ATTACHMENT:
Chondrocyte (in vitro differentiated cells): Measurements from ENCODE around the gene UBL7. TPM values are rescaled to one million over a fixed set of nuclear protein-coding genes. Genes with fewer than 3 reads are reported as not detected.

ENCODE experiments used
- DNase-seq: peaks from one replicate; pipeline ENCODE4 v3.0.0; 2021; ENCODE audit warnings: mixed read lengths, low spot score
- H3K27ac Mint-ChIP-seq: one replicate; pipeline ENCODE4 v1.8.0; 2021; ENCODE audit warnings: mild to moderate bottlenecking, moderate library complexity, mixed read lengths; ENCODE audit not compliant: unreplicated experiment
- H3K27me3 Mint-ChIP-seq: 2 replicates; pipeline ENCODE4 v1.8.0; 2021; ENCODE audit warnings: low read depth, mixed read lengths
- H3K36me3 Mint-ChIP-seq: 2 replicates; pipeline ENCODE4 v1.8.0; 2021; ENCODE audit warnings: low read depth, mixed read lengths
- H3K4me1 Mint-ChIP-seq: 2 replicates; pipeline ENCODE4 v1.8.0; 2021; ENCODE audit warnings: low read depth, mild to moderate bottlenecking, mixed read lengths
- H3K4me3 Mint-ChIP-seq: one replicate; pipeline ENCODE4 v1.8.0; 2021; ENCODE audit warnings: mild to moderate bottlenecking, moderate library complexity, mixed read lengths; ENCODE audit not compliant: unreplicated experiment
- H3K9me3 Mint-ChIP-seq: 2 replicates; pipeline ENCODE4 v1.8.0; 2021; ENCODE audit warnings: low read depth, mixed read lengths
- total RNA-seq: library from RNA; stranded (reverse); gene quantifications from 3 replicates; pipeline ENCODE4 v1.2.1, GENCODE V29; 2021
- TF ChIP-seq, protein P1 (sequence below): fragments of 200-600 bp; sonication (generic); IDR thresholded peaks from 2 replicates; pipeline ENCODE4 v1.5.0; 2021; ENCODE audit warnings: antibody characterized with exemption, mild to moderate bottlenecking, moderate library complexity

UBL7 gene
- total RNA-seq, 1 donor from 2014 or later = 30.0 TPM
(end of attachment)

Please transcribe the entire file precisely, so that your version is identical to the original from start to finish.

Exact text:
Chondrocyte (in vitro differentiated cells): Measurements from ENCODE around the gene UBL7. TPM values are rescaled to one million over a fixed set of nuclear protein-coding genes. Genes with fewer than 3 reads are reported as not detected.

ENCODE experiments used
- DNase-seq: peaks from one replicate; pipeline ENCODE4 v3.0.0; 2021; ENCODE audit warnings: mixed read lengths, low spot score
- H3K27ac Mint-ChIP-seq: one replicate; pipeline ENCODE4 v1.8.0; 2021; ENCODE audit warnings: mild to moderate bottlenecking, moderate library complexity, mixed read lengths; ENCODE audit not compliant: unreplicated experiment
- H3K27me3 Mint-ChIP-seq: 2 replicates; pipeline ENCODE4 v1.8.0; 2021; ENCODE audit warnings: low read depth, mixed read lengths
- H3K36me3 Mint-ChIP-seq: 2 replicates; pipeline ENCODE4 v1.8.0; 2021; ENCODE audit warnings: low read depth, mixed read lengths
- H3K4me1 Mint-ChIP-seq: 2 replicates; pipeline ENCODE4 v1.8.0; 2021; ENCODE audit warnings: low read depth, mild to moderate bottlenecking, mixed read lengths
- H3K4me3 Mint-ChIP-seq: one replicate; pipeline ENCODE4 v1.8.0; 2021; ENCODE audit warnings: mild to moderate bottlenecking, moderate library complexity, mixed read lengths; ENCODE audit not compliant: unreplicated experiment
- H3K9me3 Mint-ChIP-seq: 2 replicates; pipeline ENCODE4 v1.8.0; 2021; ENCODE audit warnings: low read depth, mixed read lengths
- total RNA-seq: library from RNA; stranded (reverse); gene quantifications from 3 replicates; pipeline ENCODE4 v1.2.1, GENCODE V29; 2021
- TF ChIP-seq, protein P1 (sequence below): fragments of 200-600 bp; sonication (generic); IDR thresholded peaks from 2 replicates; pipeline ENCODE4 v1.5.0; 2021; ENCODE audit warnings: antibody characterized with exemption, mild to moderate bottlenecking, moderate library complexity

UBL7 gene
- total RNA-seq, 1 donor from 2014 or later = 30.0 TPM